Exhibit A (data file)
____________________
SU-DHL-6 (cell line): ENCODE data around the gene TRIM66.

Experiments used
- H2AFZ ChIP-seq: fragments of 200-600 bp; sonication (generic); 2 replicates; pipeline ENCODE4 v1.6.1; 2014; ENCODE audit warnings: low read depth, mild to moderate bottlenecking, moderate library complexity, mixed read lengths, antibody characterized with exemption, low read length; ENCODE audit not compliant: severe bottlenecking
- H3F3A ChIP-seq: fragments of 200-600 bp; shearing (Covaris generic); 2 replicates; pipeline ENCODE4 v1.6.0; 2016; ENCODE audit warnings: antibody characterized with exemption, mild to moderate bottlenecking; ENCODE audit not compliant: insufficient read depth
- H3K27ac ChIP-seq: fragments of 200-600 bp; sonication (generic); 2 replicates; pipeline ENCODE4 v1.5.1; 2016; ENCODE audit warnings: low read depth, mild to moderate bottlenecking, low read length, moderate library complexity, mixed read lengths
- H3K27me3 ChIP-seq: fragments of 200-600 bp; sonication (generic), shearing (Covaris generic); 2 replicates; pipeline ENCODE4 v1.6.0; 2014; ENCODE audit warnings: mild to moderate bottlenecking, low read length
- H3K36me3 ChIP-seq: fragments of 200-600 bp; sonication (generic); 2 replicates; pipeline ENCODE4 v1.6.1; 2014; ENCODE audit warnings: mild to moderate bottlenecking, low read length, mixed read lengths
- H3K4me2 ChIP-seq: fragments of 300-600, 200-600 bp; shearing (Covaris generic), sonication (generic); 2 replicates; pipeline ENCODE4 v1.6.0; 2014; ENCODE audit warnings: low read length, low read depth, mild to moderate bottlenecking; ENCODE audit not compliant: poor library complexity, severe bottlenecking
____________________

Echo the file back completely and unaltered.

SU-DHL-6 (cell line): ENCODE data around the gene TRIM66.

Experiments used
- H2AFZ ChIP-seq: fragments of 200-600 bp; sonication (generic); 2 replicates; pipeline ENCODE4 v1.6.1; 2014; ENCODE audit warnings: low read depth, mild to moderate bottlenecking, moderate library complexity, mixed read lengths, antibody characterized with exemption, low read length; ENCODE audit not compliant: severe bottlenecking
- H3F3A ChIP-seq: fragments of 200-600 bp; shearing (Covaris generic); 2 replicates; pipeline ENCODE4 v1.6.0; 2016; ENCODE audit warnings: antibody characterized with exemption, mild to moderate bottlenecking; ENCODE audit not compliant: insufficient read depth
- H3K27ac ChIP-seq: fragments of 200-600 bp; sonication (generic); 2 replicates; pipeline ENCODE4 v1.5.1; 2016; ENCODE audit warnings: low read depth, mild to moderate bottlenecking, low read length, moderate library complexity, mixed read lengths
- H3K27me3 ChIP-seq: fragments of 200-600 bp; sonication (generic), shearing (Covaris generic); 2 replicates; pipeline ENCODE4 v1.6.0; 2014; ENCODE audit warnings: mild to moderate bottlenecking, low read length
- H3K36me3 ChIP-seq: fragments of 200-600 bp; sonication (generic); 2 replicates; pipeline ENCODE4 v1.6.1; 2014; ENCODE audit warnings: mild to moderate bottlenecking, low read length, mixed read lengths
- H3K4me2 ChIP-seq: fragments of 300-600, 200-600 bp; shearing (Covaris generic), sonication (generic); 2 replicates; pipeline ENCODE4 v1.6.0; 2014; ENCODE audit warnings: low read length, low read depth, mild to moderate bottlenecking; ENCODE audit not compliant: poor library complexity, severe bottlenecking